While she was at the paper, the former employee said, there were constant rumours that the newspaper would be shuttering some bureaus. Still, she was surprised to find out the Bengaluru edition had been closed. “When the Kochi bureau was shut down, it was not that shocking since it was a small establishment, not a big operational centre,” she explained. “Now the Bengaluru bureau has been shut down and it’s very shocking because it was doing fine.”
Another former staffer at the Bengaluru bureau, who left last year after six years, said, “I always liked working for that paper. We had a riot of creativity on special days like when there was an election result. When I joined DC, it was really nice. But soon the financial crunch started affecting us. Salaries started getting delayed. In the last two years, salaries were credited with a delay of about three months, and that too only after protests from the employees would become unbearable for the management.”
He added, “Our Provident Fund contributions have not been credited by the company so far, and pension funds and gratuity are not even in the question now.”
‘Unfair to us’
A senior management executive at the newspaper’s Bengaluru bureau alleged that the company is trying to get out of paying the employees, pointing out that their superiors had cited the inability to afford newsprint to shut down the edition. But, the executive quickly added, it could just be a ploy to get rid of the staff.
Revenue generated in Bengaluru would now be directed towards the Deccan Chronicle editions in Andhra Pradesh and Telangana, the executive claimed, and predicted that the Mumbai edition would be closed down soon as well. Though Srei Infrastructure has taken over the DCHL, the executive pointed out, the ongoing legal battle between the owners of the two companies has impacted all the daily’s editions.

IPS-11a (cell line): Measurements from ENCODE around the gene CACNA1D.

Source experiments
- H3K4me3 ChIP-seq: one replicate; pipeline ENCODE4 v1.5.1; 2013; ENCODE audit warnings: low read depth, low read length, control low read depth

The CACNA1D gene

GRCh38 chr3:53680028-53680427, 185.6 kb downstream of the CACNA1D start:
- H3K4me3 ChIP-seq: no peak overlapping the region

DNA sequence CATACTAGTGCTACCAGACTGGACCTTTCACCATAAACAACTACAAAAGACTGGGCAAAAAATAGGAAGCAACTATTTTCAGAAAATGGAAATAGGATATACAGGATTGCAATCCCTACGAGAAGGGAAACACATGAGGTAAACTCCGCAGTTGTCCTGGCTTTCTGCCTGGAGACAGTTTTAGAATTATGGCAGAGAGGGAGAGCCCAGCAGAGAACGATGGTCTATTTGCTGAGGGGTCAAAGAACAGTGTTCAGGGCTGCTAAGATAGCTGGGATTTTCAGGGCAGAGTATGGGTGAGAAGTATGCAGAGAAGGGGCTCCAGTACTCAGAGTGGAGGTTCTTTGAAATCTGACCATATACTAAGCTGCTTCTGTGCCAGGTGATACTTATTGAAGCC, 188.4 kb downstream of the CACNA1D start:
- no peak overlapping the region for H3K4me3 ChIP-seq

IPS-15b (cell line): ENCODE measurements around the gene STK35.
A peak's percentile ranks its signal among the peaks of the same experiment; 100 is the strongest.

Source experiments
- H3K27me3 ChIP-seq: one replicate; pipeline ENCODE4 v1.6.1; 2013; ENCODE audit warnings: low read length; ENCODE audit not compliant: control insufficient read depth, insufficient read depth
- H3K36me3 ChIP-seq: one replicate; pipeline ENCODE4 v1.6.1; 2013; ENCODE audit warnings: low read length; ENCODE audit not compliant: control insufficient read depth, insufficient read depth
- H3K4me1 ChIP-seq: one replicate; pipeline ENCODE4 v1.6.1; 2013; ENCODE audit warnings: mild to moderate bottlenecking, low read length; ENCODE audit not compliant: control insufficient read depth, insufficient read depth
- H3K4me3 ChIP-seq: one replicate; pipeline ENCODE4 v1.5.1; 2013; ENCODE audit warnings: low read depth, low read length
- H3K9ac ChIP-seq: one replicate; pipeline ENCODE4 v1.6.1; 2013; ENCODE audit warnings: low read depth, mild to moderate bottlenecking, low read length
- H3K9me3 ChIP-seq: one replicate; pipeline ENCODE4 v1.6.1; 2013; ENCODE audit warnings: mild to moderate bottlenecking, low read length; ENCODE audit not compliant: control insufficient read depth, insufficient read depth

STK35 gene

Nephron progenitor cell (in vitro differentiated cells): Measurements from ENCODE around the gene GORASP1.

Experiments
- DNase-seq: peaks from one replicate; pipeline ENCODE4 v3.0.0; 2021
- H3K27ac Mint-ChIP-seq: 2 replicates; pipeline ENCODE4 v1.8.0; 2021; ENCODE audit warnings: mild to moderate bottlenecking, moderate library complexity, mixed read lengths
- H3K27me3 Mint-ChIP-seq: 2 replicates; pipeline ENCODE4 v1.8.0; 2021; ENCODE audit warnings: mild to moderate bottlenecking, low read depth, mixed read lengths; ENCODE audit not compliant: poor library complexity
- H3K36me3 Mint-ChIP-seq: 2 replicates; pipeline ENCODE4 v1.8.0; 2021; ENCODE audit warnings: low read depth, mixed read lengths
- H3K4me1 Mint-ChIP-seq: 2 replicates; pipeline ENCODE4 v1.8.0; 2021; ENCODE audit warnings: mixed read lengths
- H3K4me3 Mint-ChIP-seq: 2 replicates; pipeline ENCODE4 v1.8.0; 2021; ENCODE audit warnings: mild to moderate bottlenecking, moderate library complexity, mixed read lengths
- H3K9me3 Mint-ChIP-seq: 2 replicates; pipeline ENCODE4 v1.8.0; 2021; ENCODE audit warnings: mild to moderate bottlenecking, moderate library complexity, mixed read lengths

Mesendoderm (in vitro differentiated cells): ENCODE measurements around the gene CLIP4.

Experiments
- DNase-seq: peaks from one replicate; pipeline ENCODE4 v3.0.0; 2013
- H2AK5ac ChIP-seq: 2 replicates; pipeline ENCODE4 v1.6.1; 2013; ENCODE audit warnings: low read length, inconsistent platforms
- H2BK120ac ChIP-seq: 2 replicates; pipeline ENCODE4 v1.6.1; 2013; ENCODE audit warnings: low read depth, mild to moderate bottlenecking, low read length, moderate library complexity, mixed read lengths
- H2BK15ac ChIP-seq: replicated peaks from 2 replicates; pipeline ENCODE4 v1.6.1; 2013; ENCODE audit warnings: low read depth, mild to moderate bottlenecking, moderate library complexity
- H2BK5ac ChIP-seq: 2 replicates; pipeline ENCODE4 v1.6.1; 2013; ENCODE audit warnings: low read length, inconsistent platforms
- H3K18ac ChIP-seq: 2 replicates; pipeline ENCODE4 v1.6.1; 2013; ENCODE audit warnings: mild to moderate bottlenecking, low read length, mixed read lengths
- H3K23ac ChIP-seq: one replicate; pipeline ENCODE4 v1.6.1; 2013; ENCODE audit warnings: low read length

Absent any communication from the management, there is no clarity about the future of the staff in Bengaluru. A senior employee is unsure if they would be shifted to other centres, however. He pointed out that the Kochi bureau staff had been told they would be transferred elsewhere but the promise is yet to be fulfilled.
“We were bringing in a lot of revenue as we had a lot of backing in Bengaluru, from the state government, from private entities. We were commercially viable. We all gave our sweat and blood to DC. We have some fantastic reporters and the rest of the team who are willing to go beyond the call of duty and our political reporting was extremely good. Now the reporters had to take terrible jobs because they hadn’t been paid for six months; many become delivery agents and cab drivers. DC hasn’t been fair to us,” the senior employee said. “They should at least have given us a heads-up so that we could have looked for other opportunities. They kept reassuring us that everything would be better, without actually addressing the issue. We journalists are not very smart with money; we just chase our story, we are the agents of change, and putting us in this situation is not fair.”
When Newslaundry contacted the printer and publisher of the Bengaluru edition of Deccan Chronicle, Mohammed Sikander, he denied that the bureau was closing down. The staff would continue to work for the newspaper, he added, there just won’t be a separate Bengaluru edition.
Ravi is a pseudonym used to protect the journalist’s identity.
Kapil Kajal is a member of 101Reporters.com, a pan-India network of grassroots reporters.